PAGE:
Dr. Gonzalez-Morales is working with Dr. Feitosa (Claremont McKenna College) on a project funded through a Blais Challenge Award. Nohelia Veliz Argote is leading the WW lab work in this project that incorporates team processes, diversity and emotional management, to create more resilient work teams.
On One Condition: Stereotype Activation and its Role in Prejudice Against Women in Leadership
Role Congruity Theory provides an evidence-based framework for how biases against leaders who are ‘women in general’ operate (Eagly & Karau, 2002). However, stereotypes of ‘women in general’ are closest to stereotypes of women with majority group identities (ex. White, cis, straight), and prior research shows that communal expectations of ‘women in general’ are not shared for many Women of Color and Queer women. Thus, there is less clarity regarding how gender biases operate against women leaders who have additional minority-group identities or even specific career roles, for which their subgroup stereotype differs from traditional gender stereotypes based on white cis straight (and otherwise majority-group) womanhood. In this paper, I review the unique stereotype subgroups that result from the intersectional identities of Women of Color (WOC) women, as well as queer women, and I make the case that the traditional gender expectations held for ‘women in general’ frequently fail to generalize to these groups. I then explain how multiple identities and roles can intersect to create intersectional stereotypes. Finally, I illustrate that evaluating women leaders through a simple or an intersectional stereotype will depend upon which one is activated in the moment. Lastly, I suggest future research directions for scholars seeking to apply an intersectional lens (Crenshaw, 2017) to the study of stereotyping and women in leadership.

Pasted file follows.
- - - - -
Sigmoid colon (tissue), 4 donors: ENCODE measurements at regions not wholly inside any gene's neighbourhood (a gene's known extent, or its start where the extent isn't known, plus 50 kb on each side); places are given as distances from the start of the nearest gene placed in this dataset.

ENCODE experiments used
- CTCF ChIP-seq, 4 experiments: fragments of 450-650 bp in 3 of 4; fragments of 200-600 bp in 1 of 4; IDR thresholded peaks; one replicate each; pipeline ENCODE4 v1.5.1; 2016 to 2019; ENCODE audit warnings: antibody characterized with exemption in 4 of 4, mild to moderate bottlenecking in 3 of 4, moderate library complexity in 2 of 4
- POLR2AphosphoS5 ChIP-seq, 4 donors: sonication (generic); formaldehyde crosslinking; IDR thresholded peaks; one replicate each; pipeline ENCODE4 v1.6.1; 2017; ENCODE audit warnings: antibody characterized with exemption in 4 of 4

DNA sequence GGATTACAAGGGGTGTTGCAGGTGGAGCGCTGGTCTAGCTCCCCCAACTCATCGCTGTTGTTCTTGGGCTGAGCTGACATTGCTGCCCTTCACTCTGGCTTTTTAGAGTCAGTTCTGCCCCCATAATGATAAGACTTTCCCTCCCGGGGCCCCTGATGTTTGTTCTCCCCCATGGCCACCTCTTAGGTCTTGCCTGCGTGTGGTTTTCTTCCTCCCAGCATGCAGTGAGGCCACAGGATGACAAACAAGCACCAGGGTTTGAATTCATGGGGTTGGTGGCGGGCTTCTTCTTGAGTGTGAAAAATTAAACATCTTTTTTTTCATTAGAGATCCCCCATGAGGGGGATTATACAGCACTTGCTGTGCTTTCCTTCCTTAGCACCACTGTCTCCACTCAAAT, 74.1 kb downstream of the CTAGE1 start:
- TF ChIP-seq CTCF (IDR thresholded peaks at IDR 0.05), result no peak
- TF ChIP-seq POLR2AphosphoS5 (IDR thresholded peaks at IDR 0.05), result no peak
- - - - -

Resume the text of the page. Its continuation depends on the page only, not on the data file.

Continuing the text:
Appreciative Inquiry to Examine and Facilitate an Organizational Culture of Active Organizational Belonging
This dissertation study uses appreciative inquiry as a way of examining and facilitating an organizational culture of active organizational belonging (particularly as opposed to masculine competitive contest culture). It will used a mixed method design to answer the research questions: a) How might viewing organizational belonging as a positive core, and moving towards this core through positive inquiry, help shape how individuals relate to one another at work? b) What would positive relational practice at work entail?
Moving From Problems to Solutions: A Review of Gender Equality Interventions at Work Using an Ecological Systems Approach.
Veronica Scott, in collaboration with Dr. Vienne Lau (first author), Meg Warren, and Dr. Michelle Bligh
Gender and Sexual Diversity
We are working on several projects focused on women’s emotional labor, high quality connections and relational practice; bias literacy interventions to support gender equality in the workplace; workplace experiences of LGBTQ+ individuals (in collaboration with Thomas Sasso University of Guelph, Canada).
Participate in our research, click here!